For a display of the new “logic” of the Trump administration, I give you section (h) of the new travel ban. A logic by which notable exceptions become the rule.
Here’s the problem as stated by the EO: “More than 300 persons entering as refugees are currently subjects of counterterrorism investigations…”
First of all, just being under investigation does not mean somebody is guilty, but let’s put that aside for now and totally ignore the right to due process.
Second of all, based on Pew statistics, in the 2016 fiscal year (Oct 1, 2015 – Sept 30, 2016) alone, the United States welcomed 84,995 refugees. The EO states that more than 300 people are causing problems. Even if we only used one year of entry as the group size, that’s 0.35% of the people entering the United States. So 99.65% were just fine, but we want to ignore the needs of 84,695 people because of 0.35% might be causing trouble. If we consider that the 300 that are or were under suspicion are from 15 years of refugees, then we are talking about well over 1 million refugees, and more like 0.03% of them have been subjects of counterterrorism investigations.
What the Trump administration is saying is that we’re banning a group because 99.97% of them, literally 99.97%, are just fine.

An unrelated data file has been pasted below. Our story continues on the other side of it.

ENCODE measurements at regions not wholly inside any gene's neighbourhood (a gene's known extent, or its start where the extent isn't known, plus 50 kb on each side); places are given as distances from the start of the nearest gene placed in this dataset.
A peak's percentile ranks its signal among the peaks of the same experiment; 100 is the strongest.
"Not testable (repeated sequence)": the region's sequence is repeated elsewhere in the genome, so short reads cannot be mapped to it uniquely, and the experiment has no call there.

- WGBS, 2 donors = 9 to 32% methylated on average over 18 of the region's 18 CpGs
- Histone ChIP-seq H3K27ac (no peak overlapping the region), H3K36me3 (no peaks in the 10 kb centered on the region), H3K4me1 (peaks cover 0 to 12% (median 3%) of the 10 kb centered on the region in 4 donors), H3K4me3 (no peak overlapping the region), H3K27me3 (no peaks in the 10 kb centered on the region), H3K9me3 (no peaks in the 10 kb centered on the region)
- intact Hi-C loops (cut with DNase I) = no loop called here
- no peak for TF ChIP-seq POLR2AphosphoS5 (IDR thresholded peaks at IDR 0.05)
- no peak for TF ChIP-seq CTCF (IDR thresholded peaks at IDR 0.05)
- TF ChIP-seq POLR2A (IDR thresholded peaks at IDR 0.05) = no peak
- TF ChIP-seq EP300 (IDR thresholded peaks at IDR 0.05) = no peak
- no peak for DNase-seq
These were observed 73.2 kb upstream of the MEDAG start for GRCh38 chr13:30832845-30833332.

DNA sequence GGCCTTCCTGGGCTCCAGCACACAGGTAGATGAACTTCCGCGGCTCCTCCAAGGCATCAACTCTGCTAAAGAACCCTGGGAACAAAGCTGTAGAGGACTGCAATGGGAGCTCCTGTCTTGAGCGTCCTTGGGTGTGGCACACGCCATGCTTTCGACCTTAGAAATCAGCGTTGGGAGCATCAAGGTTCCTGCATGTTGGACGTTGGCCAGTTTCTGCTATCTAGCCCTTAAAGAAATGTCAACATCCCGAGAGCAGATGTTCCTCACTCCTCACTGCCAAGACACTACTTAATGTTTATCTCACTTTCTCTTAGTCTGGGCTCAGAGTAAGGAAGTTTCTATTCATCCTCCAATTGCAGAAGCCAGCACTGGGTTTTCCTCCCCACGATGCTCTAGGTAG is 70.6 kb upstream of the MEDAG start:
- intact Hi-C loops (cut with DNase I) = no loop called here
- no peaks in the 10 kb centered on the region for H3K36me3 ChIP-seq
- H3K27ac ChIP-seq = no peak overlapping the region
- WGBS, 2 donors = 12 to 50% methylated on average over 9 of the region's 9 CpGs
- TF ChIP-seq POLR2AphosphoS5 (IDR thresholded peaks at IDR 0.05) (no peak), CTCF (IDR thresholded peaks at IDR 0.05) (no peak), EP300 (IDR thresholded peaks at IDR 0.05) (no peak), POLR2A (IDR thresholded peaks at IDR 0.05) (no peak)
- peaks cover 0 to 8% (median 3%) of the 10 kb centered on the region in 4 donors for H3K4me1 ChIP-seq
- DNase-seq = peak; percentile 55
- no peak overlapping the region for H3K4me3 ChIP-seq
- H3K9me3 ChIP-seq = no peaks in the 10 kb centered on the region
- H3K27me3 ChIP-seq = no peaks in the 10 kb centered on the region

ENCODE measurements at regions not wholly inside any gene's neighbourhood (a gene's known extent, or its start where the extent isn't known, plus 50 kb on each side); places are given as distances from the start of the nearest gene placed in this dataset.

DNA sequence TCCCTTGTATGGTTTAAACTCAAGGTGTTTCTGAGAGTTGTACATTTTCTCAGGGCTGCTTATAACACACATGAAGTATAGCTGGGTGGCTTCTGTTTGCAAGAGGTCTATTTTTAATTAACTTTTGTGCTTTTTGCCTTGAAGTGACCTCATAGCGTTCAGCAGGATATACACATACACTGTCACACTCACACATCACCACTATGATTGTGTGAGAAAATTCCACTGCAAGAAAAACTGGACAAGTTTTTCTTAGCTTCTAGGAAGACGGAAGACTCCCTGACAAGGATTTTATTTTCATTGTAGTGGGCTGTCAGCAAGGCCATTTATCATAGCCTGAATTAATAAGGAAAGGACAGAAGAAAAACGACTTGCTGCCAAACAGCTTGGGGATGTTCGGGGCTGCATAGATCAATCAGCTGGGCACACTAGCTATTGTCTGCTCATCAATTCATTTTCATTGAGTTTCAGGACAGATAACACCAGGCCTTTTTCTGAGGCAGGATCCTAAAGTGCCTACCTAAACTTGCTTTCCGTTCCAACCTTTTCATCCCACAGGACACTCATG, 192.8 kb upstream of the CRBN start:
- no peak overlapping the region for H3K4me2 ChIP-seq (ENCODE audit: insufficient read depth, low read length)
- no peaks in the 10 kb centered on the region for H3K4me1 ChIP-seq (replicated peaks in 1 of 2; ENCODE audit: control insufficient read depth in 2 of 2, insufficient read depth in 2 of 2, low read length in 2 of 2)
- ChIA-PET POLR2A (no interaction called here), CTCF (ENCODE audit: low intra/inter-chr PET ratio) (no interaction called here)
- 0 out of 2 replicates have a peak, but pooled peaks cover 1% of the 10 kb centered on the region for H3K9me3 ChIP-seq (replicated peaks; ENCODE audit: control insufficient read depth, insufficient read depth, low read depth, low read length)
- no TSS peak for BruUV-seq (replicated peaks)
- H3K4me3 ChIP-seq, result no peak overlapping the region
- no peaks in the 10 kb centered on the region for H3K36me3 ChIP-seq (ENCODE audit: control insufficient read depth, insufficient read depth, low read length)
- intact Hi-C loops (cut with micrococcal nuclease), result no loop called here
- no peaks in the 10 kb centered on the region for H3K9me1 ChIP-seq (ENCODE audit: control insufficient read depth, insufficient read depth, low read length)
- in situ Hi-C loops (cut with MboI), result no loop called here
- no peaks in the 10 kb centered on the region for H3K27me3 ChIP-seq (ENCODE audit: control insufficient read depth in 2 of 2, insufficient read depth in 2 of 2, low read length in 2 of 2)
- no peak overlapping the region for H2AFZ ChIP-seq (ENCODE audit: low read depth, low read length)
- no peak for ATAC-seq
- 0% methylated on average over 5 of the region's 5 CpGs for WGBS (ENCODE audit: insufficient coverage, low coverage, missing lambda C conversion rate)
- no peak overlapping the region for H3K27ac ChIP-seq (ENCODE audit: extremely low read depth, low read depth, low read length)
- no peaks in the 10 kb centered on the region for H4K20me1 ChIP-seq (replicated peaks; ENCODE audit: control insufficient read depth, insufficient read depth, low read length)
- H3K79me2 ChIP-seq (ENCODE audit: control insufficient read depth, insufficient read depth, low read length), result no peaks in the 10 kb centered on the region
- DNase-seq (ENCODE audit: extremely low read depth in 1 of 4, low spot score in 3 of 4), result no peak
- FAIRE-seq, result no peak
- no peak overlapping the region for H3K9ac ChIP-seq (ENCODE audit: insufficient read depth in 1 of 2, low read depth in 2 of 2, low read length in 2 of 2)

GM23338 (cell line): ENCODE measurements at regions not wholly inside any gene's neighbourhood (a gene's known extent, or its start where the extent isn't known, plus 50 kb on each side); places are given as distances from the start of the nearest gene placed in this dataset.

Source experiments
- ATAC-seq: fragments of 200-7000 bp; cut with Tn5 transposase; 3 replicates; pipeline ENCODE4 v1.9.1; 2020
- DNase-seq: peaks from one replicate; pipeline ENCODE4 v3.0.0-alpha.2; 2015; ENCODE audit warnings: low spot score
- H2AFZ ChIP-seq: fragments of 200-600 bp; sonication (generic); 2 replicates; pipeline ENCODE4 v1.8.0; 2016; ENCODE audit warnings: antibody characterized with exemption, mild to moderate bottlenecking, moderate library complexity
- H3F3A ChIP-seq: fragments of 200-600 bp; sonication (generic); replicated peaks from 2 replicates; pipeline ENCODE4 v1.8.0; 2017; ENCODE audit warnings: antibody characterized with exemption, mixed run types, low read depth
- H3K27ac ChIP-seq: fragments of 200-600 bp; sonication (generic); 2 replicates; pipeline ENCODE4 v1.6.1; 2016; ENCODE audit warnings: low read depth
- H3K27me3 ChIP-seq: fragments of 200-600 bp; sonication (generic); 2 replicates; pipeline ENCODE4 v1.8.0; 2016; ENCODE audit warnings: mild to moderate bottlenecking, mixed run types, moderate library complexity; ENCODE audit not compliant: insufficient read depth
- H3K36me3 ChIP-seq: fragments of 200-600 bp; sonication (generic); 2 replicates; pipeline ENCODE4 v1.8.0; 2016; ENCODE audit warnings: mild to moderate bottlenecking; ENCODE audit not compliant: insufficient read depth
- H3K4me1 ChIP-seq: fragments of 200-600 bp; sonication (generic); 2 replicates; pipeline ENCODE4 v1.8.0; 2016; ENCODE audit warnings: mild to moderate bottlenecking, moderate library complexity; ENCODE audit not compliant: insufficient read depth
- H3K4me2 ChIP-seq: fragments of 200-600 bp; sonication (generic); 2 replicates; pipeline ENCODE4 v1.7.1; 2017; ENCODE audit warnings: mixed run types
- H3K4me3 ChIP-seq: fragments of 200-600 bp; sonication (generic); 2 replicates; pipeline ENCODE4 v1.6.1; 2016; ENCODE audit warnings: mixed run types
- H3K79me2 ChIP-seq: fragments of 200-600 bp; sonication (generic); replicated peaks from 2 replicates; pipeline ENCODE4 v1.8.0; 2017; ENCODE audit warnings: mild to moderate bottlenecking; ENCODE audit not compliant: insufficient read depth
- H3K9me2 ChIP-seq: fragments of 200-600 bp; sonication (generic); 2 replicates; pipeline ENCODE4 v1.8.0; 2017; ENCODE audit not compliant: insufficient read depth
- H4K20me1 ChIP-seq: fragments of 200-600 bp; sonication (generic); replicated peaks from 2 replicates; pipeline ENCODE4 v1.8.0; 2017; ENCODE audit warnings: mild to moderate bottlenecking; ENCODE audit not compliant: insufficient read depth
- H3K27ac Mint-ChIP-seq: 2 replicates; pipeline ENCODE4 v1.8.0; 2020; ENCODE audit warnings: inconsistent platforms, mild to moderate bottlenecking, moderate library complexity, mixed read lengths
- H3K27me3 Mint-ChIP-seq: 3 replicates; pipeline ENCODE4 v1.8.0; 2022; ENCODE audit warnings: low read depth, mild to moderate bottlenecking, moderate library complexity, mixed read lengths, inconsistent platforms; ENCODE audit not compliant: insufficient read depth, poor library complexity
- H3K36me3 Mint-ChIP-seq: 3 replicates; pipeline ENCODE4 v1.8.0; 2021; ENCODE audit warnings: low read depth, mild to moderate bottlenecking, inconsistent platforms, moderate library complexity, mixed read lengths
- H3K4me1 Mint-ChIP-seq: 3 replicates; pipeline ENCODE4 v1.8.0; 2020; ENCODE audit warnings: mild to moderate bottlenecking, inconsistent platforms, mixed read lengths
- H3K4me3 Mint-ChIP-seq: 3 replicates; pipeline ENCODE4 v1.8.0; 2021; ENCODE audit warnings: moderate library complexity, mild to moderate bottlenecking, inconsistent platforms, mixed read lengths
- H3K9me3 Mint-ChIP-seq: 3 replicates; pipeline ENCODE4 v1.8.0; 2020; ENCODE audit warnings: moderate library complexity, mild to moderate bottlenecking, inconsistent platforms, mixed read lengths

“Give me your tired, your poor, your huddled masses yearning to breathe free,” unless only 99.97% of them are OK, then fuck them all.
Nice logic Mr. President. Well done, sir.
Here’s section h as reported by CNN (the President’s words, not mine):
(h) Recent history shows that some of those who have entered the United States through our immigration system have proved to be threats to our national security. Since 2001, hundreds of persons born abroad have been convicted of terrorism-related crimes in the United States. They have included not just persons who came here legally on visas but also individuals who first entered the country as refugees. For example, in January 2013, two Iraqi nationals admitted to the United States as refugees in 2009 were sentenced to 40 years and to life in prison, respectively, for multiple terrorism-related offenses. And in October 2014, a native of Somalia who had been brought to the United States as a child refugee and later became a naturalized United States citizen was sentenced to 30 years in prison for attempting to use a weapon of mass destruction as part of a plot to detonate a bomb at a crowded Christmas-tree-lighting ceremony in Portland, Oregon. The Attorney General has reported to me that more than 300 persons who entered the United States as refugees are currently the subjects of counterterrorism investigations by the Federal Bureau of Investigation.